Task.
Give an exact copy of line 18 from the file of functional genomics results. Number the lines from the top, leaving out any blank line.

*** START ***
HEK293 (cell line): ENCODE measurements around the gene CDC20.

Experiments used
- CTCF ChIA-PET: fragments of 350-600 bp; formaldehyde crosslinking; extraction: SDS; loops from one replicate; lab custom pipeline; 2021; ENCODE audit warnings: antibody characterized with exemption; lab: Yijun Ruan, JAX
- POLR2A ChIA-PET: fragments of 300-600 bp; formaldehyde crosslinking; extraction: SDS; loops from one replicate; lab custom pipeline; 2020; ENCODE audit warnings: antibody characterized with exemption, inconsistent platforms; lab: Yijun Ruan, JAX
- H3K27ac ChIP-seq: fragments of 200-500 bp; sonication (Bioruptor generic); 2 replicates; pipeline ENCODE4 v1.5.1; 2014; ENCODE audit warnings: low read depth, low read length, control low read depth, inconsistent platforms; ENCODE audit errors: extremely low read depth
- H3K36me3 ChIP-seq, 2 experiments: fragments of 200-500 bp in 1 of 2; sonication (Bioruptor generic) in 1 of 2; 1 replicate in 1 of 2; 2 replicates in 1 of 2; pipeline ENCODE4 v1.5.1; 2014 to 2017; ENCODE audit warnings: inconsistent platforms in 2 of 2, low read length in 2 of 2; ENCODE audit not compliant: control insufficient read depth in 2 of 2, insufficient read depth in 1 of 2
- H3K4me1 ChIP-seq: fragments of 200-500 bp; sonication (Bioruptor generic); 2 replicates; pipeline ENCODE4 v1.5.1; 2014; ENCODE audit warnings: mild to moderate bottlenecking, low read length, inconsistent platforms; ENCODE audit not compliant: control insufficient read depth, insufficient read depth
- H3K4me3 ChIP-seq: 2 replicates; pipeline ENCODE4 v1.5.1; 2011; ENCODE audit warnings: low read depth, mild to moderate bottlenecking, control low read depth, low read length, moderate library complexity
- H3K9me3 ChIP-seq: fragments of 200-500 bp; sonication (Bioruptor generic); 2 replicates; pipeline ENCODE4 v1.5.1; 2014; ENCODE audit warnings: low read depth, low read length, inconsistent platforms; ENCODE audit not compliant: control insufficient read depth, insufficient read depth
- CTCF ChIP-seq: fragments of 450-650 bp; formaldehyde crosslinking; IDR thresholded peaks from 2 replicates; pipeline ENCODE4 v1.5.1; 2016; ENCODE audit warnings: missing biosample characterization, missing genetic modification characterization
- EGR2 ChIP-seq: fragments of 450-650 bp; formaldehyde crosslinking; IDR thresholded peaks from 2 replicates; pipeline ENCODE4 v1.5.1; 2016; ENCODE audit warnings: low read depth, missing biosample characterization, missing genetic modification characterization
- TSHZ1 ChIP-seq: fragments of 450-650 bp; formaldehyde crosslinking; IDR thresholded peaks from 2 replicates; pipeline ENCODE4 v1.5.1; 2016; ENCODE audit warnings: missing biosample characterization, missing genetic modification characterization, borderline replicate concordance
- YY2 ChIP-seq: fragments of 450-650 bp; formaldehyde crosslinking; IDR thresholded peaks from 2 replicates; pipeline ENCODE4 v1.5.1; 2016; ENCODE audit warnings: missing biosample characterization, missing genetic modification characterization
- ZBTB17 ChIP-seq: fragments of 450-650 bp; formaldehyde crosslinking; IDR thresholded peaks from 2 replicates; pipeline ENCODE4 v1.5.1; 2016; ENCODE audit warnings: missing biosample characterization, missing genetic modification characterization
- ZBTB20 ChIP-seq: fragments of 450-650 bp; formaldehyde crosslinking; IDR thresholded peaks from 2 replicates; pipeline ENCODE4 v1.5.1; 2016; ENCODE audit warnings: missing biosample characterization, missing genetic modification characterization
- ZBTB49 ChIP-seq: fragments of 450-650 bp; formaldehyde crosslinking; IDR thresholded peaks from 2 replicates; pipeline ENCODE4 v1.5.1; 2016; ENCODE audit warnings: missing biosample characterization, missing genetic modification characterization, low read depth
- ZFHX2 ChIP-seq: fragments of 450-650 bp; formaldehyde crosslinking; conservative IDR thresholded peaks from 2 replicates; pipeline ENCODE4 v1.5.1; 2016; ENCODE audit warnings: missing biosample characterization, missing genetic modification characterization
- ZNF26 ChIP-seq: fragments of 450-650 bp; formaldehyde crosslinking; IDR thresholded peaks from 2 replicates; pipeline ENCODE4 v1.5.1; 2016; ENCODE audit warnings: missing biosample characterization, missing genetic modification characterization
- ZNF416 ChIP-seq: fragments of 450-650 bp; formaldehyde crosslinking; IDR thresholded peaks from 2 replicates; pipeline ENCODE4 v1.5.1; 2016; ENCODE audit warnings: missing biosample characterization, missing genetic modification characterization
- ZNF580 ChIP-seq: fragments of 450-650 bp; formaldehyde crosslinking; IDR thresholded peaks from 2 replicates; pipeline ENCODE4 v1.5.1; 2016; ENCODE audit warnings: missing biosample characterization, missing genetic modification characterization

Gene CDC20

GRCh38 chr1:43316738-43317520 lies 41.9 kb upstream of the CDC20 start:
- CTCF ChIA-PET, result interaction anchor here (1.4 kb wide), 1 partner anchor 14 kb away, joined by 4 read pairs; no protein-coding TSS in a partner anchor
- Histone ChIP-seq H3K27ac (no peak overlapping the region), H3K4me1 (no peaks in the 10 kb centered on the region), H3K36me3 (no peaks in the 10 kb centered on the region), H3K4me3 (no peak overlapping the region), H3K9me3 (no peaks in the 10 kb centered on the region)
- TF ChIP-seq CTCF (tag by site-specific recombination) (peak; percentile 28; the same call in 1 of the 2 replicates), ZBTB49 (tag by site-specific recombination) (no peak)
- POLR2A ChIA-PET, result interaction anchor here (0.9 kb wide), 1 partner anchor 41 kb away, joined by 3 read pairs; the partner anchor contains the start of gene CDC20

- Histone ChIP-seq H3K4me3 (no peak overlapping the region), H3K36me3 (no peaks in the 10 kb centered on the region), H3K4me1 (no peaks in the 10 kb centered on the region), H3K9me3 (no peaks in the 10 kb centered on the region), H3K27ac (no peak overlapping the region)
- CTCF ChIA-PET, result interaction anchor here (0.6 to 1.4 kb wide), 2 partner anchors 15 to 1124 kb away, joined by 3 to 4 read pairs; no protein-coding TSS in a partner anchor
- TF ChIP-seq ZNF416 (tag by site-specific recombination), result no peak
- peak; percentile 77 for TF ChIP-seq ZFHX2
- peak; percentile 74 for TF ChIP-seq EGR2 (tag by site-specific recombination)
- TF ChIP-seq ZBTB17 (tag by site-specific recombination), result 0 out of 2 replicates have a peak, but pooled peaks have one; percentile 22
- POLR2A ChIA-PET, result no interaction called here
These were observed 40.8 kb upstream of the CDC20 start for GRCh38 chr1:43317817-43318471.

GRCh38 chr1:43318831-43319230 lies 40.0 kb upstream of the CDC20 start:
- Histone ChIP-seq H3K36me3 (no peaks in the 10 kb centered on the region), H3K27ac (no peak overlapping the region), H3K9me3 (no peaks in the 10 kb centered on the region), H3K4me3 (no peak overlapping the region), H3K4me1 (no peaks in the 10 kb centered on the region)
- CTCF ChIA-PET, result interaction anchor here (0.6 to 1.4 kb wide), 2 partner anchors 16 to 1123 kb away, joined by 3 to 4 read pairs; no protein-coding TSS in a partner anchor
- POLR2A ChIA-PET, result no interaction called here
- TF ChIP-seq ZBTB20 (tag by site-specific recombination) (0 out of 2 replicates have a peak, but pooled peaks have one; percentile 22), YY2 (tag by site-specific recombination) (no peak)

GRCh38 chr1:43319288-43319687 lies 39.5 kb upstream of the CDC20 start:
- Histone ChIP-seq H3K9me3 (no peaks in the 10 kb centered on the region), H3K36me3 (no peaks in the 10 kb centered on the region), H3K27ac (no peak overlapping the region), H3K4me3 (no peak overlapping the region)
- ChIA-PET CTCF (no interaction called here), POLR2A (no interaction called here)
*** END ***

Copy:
- ZNF26 ChIP-seq: fragments of 450-650 bp; formaldehyde crosslinking; IDR thresholded peaks from 2 replicates; pipeline ENCODE4 v1.5.1; 2016; ENCODE audit warnings: missing biosample characterization, missing genetic modification characterization